Multiple Lawsuits Filed Against New DOL Wage Regulation
On October 8, 2020, the U.S. Department of Labor (DOL) published in the Federal Register a new, interim final rule with an immediate effective date, which imposed drastically higher wage requirements for H-1B, H-1B1, and E-3 workers and “green card” applicants whose applications are based on labor certification.
The new regulation changed, without notice or the opportunity for public comment, the formula for establishing the four wage levels to be assigned to jobs based on the level of education and experience required by the employer. The result was more than a twofold increase in the required wage for many mid-career, experienced positions. The new regulation applies to H-1B extensions as well as new petitions, essentially forcing employers in some cases to double the offered salary simply to retain an H-1B employee in the same job. In many cases affected employees have been in the United States for years waiting in the long lines under the annual immigrant quota system for applicants born in India and China. Without notice, the new regulation imposed drastically higher costs on employers who, if unable to pay, may lose the significant investments they have already made in the petitioning process for the H-1B worker under both the H-1B and PERM labor certification programs.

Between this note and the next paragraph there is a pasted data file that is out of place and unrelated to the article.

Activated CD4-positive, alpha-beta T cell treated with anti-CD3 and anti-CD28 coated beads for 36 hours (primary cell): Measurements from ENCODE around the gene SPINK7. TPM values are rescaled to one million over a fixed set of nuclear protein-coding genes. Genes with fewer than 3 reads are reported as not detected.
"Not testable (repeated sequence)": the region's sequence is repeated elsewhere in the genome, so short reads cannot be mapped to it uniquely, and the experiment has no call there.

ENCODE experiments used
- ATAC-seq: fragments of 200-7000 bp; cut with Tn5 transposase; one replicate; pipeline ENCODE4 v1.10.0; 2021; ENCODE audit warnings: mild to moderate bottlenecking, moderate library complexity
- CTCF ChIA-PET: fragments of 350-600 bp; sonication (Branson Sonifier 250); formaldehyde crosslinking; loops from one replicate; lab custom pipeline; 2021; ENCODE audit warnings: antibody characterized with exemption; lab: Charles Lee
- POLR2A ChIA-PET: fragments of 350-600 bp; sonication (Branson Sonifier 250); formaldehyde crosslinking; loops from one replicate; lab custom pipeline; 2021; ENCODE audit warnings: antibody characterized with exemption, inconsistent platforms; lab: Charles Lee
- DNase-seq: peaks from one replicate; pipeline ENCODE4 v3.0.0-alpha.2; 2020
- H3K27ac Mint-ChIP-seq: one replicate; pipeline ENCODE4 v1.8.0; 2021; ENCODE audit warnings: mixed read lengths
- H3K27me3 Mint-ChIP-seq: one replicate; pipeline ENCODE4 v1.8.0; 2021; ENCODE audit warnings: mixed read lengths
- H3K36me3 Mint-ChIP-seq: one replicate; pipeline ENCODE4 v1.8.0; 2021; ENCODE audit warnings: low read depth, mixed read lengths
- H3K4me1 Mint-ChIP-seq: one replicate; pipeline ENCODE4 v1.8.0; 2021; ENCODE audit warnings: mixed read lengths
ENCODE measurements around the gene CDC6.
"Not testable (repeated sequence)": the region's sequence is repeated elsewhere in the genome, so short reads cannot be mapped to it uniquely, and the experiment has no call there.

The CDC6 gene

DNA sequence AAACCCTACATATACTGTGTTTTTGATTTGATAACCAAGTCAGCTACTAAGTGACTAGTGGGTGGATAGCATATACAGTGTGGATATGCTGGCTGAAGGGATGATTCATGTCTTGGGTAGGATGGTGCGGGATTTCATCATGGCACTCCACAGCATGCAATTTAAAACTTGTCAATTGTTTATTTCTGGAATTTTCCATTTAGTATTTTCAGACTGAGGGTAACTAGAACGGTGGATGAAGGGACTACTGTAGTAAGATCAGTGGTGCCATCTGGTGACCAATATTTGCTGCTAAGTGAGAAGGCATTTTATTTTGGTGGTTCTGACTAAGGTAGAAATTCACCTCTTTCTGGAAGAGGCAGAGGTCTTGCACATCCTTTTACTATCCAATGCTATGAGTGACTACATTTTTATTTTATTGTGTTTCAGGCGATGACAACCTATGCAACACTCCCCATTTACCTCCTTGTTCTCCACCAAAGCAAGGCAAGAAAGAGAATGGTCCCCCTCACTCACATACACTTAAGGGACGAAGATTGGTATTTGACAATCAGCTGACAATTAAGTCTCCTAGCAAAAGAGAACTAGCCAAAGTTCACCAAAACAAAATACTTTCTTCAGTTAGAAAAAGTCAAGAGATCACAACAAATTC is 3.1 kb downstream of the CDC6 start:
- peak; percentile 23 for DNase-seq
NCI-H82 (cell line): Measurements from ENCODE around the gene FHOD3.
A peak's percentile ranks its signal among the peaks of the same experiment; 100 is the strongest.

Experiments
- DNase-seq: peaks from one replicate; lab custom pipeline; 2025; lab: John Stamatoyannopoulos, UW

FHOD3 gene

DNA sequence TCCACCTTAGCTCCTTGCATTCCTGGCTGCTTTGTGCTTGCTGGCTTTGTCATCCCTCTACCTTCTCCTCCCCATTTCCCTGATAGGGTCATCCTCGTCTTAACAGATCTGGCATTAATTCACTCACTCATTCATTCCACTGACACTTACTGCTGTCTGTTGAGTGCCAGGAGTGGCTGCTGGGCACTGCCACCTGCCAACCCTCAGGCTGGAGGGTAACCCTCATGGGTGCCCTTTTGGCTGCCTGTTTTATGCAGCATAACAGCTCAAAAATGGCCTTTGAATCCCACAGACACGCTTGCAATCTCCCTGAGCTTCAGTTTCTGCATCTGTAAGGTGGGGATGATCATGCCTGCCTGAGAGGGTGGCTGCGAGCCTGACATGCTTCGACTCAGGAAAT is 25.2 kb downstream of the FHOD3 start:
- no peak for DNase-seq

For these and other reasons, two groups of plaintiffs have filed suit against the DOL seeking to enjoin enforcement of the regulation and return the prevailing wages to those amounts that were issued by the DOL on July 1. On October 16, a group of IT companies and ITServe Alliance filed suit in the United States District Court for the District of New Jersey, and on October 19, the American Immigration Lawyers Association (AILA) filed suit in the United States District Court for the District of Columbia. Both actions seek to preliminarily and permanently enjoin enforcement of the regulation in its entirety. The AILA lawsuit also seeks an order requiring DOL to reissue Prevailing Wage Determinations that were issued since the new rule went into effect.
While the outcome of litigation is never certain, there are sound legal grounds for award of an injunction halting implementation and enforcement of the rule, both on a preliminary basis while litigation is ongoing and on a permanent basis as a final outcome of litigation. Should the upcoming presidential election result in an administration change, the regulation might also be defeated by the new Administration’s rescission of the regulation or refusal to defend it in court.
Foster will continue to monitor changes litigation impacting on the regulations governing the H-1B and PERM labor certification programs and will make future updates available as appropriate via our firm’s website at www.fosterglobal.com.